2021 Honda CRV Hybrid Fuel Consumption

2021 Honda CRV hybrid fuel consumption, How Much Does the 2021 Honda Hybrid Burn?, Actual consumption: Honda CR-V Hybrid (2021) in the test, How much fuel does the full hybrid SUV without a plug need?

Two years after the last consumption test for the Honda CR-V Hybrid, we now come back to the car. This time we are testing the upgraded version of the Japanese full hybrid SUV without a plug.

On the 360 km long standard test track of our weekly consumption test, the average consumption was 6.10 liters / 100 km, which corresponds to German fuel costs of 8.91 euros / 100 km.

High consumption

This average consumption is not too high in relation to the weight and size of this 4.60-meter-long compact SUV with all-wheel drive and 184 hp. But the Honda only lands in the lower range in the category full hybrid SUVs of our consumption ranking.

2021 Honda CRV Hybrid Fuel Consumption
2021 Honda CRV Hybrid Fuel Consumption

On par with our test candidate is the even larger Hyundai Santa Fe Hybrid (also 6.10 liters / 100 km). So far, only the Lexus NX Hybrid 4WD (6.50 liters) has consumed more. Curiously, the Honda CR-V Hybrid tested in 2019 also consumed a little less (5.30 liters). The Toyota RAV4 Hybrid AWD-i (4.40 liters) and the Hyundai Kona Hybrid (also 4.40 liters) and the Lexus UX 250h 2WD (4.35 liters) scored significantly better.

A really big car

2021 Honda CRV Hybrid Fuel Consumption
2021 Honda CRV Hybrid Fuel Consumption

Particularly positive about the Honda CR-V is the large amount of space on board, also for the legs of the rear passengers. The width and brightness in the interior are not neglected. The driving comfort, the generous trunk and the solid workmanship are also commendable.

The new version of the CR-V inherits a lot from the previous model. Thus, the new CR-V Hybrid again proves to be very pleasant, versatile and practical in everyday life. The assistance systems are excellent, including the lane keeping system. The tested version is the all-wheel drive version with the top Executive equipment, which costs almost 46,000 euros in Germany.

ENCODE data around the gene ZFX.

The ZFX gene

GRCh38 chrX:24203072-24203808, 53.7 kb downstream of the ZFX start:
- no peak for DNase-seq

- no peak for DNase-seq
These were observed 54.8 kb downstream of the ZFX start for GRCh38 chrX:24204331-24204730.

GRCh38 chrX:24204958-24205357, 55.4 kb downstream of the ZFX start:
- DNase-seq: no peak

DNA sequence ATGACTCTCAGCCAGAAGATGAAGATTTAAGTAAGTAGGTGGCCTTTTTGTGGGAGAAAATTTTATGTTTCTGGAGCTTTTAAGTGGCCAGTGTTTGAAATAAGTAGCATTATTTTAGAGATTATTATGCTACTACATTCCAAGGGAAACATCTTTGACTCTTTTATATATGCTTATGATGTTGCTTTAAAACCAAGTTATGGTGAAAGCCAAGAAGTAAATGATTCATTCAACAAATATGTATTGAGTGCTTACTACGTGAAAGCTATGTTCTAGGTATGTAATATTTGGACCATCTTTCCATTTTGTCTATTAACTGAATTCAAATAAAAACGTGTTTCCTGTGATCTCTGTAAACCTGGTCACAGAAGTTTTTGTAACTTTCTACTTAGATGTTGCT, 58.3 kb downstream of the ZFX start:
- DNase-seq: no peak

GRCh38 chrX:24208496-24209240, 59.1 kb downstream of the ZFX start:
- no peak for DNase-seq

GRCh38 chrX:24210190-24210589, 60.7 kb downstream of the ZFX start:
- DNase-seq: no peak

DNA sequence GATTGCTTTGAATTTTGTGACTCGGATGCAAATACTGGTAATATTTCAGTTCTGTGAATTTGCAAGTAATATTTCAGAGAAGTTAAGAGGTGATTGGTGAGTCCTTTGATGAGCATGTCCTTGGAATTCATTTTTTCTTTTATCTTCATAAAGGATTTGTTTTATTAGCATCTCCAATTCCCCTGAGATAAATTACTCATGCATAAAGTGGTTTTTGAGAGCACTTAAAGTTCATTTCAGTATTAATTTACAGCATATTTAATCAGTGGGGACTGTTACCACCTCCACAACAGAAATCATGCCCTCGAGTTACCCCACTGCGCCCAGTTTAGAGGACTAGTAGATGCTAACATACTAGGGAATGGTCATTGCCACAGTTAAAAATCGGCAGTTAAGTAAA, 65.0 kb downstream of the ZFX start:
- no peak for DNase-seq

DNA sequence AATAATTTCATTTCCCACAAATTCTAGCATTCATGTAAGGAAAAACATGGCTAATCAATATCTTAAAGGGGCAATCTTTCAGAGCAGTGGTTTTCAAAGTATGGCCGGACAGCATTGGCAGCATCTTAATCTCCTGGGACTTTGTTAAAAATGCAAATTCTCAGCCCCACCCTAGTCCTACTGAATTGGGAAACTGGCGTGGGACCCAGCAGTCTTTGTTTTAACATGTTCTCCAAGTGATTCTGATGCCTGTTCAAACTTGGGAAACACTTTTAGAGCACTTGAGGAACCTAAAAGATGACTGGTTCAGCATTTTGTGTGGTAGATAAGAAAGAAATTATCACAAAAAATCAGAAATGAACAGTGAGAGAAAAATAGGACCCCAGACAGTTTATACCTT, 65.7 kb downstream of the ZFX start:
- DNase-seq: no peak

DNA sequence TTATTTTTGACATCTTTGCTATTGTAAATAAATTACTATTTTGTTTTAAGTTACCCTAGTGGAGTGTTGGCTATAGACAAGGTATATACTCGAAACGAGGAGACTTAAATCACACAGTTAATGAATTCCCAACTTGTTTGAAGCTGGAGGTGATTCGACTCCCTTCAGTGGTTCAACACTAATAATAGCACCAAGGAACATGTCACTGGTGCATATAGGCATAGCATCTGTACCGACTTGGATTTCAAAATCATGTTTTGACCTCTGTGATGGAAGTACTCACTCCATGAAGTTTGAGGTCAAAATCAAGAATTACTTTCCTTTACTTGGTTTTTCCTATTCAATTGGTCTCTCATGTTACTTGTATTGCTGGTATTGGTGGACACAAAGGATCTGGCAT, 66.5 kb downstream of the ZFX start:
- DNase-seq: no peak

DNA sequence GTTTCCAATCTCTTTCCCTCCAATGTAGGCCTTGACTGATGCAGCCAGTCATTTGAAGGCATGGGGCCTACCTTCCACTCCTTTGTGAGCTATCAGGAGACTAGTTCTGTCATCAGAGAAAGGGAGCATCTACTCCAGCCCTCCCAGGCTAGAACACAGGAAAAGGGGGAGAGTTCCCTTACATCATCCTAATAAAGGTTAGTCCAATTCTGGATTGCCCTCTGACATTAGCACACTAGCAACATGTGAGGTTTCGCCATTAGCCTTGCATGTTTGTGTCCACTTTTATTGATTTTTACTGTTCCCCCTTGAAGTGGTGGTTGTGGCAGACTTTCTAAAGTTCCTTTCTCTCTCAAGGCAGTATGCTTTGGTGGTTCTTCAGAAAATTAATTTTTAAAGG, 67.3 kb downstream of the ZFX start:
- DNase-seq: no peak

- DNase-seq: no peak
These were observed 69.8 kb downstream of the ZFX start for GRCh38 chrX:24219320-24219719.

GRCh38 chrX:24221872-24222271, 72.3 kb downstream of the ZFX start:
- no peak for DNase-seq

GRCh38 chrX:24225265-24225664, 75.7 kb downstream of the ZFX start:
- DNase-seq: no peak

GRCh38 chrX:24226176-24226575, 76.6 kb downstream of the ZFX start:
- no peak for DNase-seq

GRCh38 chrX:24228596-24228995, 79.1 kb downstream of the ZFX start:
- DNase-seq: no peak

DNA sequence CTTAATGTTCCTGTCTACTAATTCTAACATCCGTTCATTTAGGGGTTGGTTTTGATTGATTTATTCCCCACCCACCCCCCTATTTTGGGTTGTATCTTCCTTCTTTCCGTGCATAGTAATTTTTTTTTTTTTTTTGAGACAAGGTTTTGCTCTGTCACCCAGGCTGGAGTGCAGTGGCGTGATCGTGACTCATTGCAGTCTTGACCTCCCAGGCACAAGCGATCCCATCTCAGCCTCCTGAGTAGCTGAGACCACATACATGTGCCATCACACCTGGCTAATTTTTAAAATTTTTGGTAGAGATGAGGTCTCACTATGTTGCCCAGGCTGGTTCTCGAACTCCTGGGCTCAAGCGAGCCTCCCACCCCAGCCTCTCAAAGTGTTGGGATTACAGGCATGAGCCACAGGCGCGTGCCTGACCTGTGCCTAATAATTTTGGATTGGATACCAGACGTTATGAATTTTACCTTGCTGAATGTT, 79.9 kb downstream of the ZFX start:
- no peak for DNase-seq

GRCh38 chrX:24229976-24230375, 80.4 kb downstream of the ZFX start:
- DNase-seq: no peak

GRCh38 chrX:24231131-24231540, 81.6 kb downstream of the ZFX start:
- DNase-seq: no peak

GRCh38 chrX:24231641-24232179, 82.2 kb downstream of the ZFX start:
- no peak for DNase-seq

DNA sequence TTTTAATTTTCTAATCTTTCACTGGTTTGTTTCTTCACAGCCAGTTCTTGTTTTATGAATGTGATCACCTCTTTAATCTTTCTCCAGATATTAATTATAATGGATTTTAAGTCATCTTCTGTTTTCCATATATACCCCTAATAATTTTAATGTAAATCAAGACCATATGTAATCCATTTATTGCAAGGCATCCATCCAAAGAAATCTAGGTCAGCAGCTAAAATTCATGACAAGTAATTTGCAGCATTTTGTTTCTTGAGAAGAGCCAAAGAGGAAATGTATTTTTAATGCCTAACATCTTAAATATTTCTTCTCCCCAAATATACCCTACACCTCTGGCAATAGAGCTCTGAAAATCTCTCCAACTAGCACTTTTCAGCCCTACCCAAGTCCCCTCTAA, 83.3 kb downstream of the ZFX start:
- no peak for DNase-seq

Fuel consumption in different driving situations

2021 Honda CRV Hybrid Fuel Consumption
2021 Honda CRV Hybrid Fuel Consumption

Even in the most common everyday driving situations, the new Honda CR-V Hybrid does not shine with economy. Only , except in the mixed city-out-of-town test, where he is on a par with some competitors.

2021 Honda CRV Hybrid Fuel Consumption is slightly higher on the highway and in the city, but the 57-liter gasoline tank provides more than enough range for longer trips.

Our test results in detail:

  • Urban traffic (Rome): 7.2 liters / 100 km, 786 km range
  • Urban-suburban mix: 6.1 liters /100 km, 929 km range
  • (Italian) Highway: 8.4 liters /100 km, 678 km range
  • Fuel saving test: 4.4 liters /100 km, 1,293 km range
  • Maximum fuel consumption: 23.2 liters / 100 km, range 245 km
  • Maximum range in electric mode: 5.0 km

From the official data sheet

Honda CR-V Hybrid AWDBenzin (Hybrid)184 PSEuro 6d-ISC-FCM126 g/km5,5 Liter/100 km

Data of the test vehicle

Vehicle: Honda CR-V Hybrid AWD Executive
German list price: 45.950 Euro
Test Date: March 26, 2021
Weather (departure/arrival): sunny, 20 degrees/sunny, 14 degrees
Total mileage during the tests: 819 km
Average speed on the Rome-Forlì route: 80 km/h
Tires: Pirelli Scorpion Winter – 235/60 R18 M+S

Consumption and costs

On-board computer display: 5.8 liters /100 km
Specific fuel consumption at the pump: 6.4 liters/100 km
Average of these values: 6.10 liters/100 km
Fuel price: 1,46 Euro/liter (Super E10)
Fuel costs: 8,91 Euro/100 km

And this is how we determine the consumption

If you ask a friend about the consumption of his car, he will probably tell you a value that does not claim to be scientific. Maybe he read the value from the on-board computer, or he kept his fuel bills and calculated a consumption from them.

Similarly, we determine our test consumption: it is calculated as an average of the on-board computer value and the consumption determined at the gas station. The test cars are always driven by Fabio Gemelli from Driving Italy. The journalist often travels from the editorial office in Rome to his native Forlì (in Emilia-Romagna) for the weekend.

He deliberately moves the cars sparingly: he stays just below the top speed (on the Italian motorway: 130 km / h), avoids abrupt acceleration and braking and drives with foresight. The Rome-Forlì test track is about 360 kilometers long and includes 65 percent Superstrada (highway-like expressway, speed limit between 90 and 110 km / h), 25 percent Autostrada (highway, speed limit 130 km / h), five percent Strada Statale (federal highway, speed limit 90 km / h) and five percent city traffic.

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